- Tension between trade mark infringement and the free movement of goods within the EEA
- Public campaigns about product properties and trade mark significance
- Is a trade mark enforceable against an importer of an identical product produced by the same manufacturer?
What's it about?
The respondent, Flynn Pharma Limited (Flynn), was a pharmaceutical company using the name FLYNN, a UK and EU registered trade mark, in respect of its products. On 24 September 2012, Flynn launched the anti-epileptic drug Phenytoin Sodium Flynn (PSF), which had been previously sold in the UK, by Pfizer, under the brand name Epanutin.
Pfizer and subsequently Flynn went to great lengths to inform both patients and healthcare professionals that PSF and Epanutin were chemically the same product.
The appellants, DrugsRUs Limited and Tenolol Limited, were parallel importers of Epanutin, purchased from Spain and imported for sale on the UK market. However, MHRA guidelines require pharmacists to supply the specific branded product prescribed.
PSF was the preferred product given its prominence and stable supply. The appellants therefore wished to re-label their product PSF but include a disclaimer as to its true origins. Flynn claimed trade mark infringement against the defendants/appellants in relation to this use of the FLYNN mark.
The defendants argued that Flynn's actions were equivalent to a disguised restriction of trade between member states contrary to Article 36 of the TFEU. Furthermore, the defendants asserted that Flynn's use of the mark was only as a description of the goods, without which they could not be readily prescribed.
At first instance, the High Court ruled that the imported goods infringed Flynn's trade mark, a decision that was subsequently appealed by the defendants.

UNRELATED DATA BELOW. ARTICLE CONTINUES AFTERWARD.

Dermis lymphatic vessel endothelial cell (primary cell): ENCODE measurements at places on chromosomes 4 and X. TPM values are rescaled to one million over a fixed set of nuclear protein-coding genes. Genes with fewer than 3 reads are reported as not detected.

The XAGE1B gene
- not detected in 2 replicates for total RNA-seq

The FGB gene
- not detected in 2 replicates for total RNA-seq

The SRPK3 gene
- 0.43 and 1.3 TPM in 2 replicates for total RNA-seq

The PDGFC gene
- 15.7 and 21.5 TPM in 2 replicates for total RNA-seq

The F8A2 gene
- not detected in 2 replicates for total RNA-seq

Why does it matter?
The Court of Appeal dismissed the appeal. In relation to the trade mark use, the court disagreed with the appellants' suggestion that Flynn's information campaign had resulted in the trade mark losing its significance. The use of the mark FLYNN did not signify a characteristic of PSF.
In relation to the disguised restriction, the court's decision was two-fold. Firstly, that Flynn had no control over the Epanutin that had been produced by Pfizer that the appellants sought to import. The products had been placed on the market for sale by Pfizer, not Flynn. Secondly, nor was Flynn's use of the trade mark or the specification of PSF under Pfizer's control.
Consequently, Flynn had a legitimate interest in the enforcement of its mark against a product that it had not placed on the market but was sold under its mark and over which it would have no control. The appellants would be able to trade off Flynn's reputation; a reputation that could be damaged by a defective batch of Epanutin. This applied even though the imported Epanutin was chemically identical to PSF and produced by the same manufacturer.
This judgment will be welcome news for trade mark proprietors who are seeking to protect their legitimate interests against parallel importers.
It also highlights that the key issue will be that of "control" and specifically, whether it is the trade mark proprietor itself that has placed the products on the market for sale in the EEA. Current indications suggest leave to appeal this judgment to the Supreme Court has been sought.